The Key to NYC: Only Vaccinated Employees and Patrons Are Given a Free Pass

On August 3, 2021, New York City Mayor Bill de Blasio announced the nation’s first vaccine mandate applying not only to employees, but also patrons of indoor dining facilities, indoor fitness facilities, and indoor entertainment facilities. The measure is described as the “The Key to NYC Pass,” and both employees and patrons who want to access these facilities will have to show that they have received at least one dose of the COVID-19 vaccine as a condition of entry. The mayor explained that this mandate is necessary to combat the surge in COVID-19 cases caused by the Delta variant and to continue the city’s economic recovery. At this time, there is no alternative to “test out” of the announced mandate for those who cannot receive the vaccine based on medical contraindication, religious objection or age, or those who have declined to get vaccinated.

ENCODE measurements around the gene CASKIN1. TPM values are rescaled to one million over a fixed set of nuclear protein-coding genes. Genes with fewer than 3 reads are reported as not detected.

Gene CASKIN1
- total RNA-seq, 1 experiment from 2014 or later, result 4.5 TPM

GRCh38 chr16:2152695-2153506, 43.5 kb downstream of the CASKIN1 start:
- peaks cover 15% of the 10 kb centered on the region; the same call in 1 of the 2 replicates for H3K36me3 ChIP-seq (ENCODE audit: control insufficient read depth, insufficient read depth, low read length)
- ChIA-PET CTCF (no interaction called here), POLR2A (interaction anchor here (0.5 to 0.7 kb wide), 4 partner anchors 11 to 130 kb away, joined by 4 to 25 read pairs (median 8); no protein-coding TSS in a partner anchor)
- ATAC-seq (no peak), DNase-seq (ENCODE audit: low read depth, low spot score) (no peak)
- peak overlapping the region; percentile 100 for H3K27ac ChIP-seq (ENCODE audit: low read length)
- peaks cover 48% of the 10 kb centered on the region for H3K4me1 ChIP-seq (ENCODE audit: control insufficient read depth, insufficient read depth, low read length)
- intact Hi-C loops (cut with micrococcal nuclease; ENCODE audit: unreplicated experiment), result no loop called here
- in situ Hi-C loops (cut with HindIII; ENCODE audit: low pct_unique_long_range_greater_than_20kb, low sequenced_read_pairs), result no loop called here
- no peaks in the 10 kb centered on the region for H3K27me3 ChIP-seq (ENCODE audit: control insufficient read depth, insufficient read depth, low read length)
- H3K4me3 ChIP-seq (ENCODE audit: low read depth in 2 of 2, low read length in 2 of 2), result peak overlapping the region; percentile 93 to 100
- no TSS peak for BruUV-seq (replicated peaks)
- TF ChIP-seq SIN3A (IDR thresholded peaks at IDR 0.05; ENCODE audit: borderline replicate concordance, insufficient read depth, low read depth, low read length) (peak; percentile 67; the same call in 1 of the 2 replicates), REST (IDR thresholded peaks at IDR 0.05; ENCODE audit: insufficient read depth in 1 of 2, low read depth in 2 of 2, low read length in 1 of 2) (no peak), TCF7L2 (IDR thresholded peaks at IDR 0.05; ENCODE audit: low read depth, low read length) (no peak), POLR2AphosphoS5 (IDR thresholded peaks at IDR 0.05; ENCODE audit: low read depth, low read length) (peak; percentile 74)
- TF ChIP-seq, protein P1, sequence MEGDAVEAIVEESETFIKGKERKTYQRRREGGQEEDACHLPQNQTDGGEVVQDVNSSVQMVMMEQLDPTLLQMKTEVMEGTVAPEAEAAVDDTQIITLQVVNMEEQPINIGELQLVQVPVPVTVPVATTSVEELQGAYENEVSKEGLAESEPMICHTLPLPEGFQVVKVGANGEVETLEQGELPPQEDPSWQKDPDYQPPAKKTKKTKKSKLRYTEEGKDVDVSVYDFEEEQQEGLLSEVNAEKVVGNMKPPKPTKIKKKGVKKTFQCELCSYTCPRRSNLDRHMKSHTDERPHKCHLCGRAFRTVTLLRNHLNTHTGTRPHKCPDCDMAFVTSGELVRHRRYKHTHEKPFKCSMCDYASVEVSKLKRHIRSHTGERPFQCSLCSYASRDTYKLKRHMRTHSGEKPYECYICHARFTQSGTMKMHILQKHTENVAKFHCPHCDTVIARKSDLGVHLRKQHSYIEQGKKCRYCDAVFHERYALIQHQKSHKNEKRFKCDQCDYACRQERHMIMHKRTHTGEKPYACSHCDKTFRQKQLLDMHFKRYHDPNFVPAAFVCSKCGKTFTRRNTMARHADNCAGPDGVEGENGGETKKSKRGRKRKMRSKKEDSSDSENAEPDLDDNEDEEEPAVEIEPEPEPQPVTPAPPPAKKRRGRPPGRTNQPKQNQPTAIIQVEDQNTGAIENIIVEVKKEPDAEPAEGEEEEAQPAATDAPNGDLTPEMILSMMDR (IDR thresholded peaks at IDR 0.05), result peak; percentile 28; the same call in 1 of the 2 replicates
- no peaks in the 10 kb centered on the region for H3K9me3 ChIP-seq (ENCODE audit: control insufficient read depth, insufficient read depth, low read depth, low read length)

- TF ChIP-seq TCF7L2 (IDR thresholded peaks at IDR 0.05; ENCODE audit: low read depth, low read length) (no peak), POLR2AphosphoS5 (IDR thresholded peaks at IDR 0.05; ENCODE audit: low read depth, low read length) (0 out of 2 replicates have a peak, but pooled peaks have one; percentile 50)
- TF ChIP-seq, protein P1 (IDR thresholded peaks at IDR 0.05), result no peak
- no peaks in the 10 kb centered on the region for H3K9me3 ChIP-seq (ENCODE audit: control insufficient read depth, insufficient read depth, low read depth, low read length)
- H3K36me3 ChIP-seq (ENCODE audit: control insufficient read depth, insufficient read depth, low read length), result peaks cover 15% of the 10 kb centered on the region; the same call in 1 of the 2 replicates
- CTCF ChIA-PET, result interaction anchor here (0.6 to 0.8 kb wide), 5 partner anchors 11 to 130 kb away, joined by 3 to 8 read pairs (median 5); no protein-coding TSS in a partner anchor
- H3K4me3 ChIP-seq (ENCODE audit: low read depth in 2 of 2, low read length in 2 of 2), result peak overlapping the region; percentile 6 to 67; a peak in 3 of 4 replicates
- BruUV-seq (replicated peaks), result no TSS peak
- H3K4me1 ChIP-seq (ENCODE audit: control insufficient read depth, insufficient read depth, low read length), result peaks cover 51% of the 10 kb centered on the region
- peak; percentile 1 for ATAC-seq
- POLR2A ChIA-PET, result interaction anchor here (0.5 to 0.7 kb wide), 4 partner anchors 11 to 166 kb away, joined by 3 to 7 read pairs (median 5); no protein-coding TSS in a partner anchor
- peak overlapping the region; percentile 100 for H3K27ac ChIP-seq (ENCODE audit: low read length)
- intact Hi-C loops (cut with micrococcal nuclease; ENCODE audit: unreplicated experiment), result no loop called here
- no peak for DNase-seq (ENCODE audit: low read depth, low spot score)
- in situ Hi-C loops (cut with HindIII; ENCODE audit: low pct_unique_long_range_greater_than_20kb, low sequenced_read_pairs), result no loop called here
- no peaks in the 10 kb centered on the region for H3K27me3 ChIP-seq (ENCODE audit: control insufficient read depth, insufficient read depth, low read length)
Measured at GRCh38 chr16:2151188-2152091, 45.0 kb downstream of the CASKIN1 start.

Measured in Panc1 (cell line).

The Vaccination Mandate

The new policy will be phased in over the coming weeks, with the final details of the policy to be published and implemented during the week of August 16, 2021.  The city will begin inspecting facilities and enforcing the new vaccine mandate beginning the week of September 13, 2021.  The mayor noted that a Mayoral Executive Order and a Health Commissioner’s Order will be issued to make the vaccination mandate “legal.” The city will mount an information campaign over the next few weeks so that businesses, employees and patrons are aware of the requirements of the new mandate.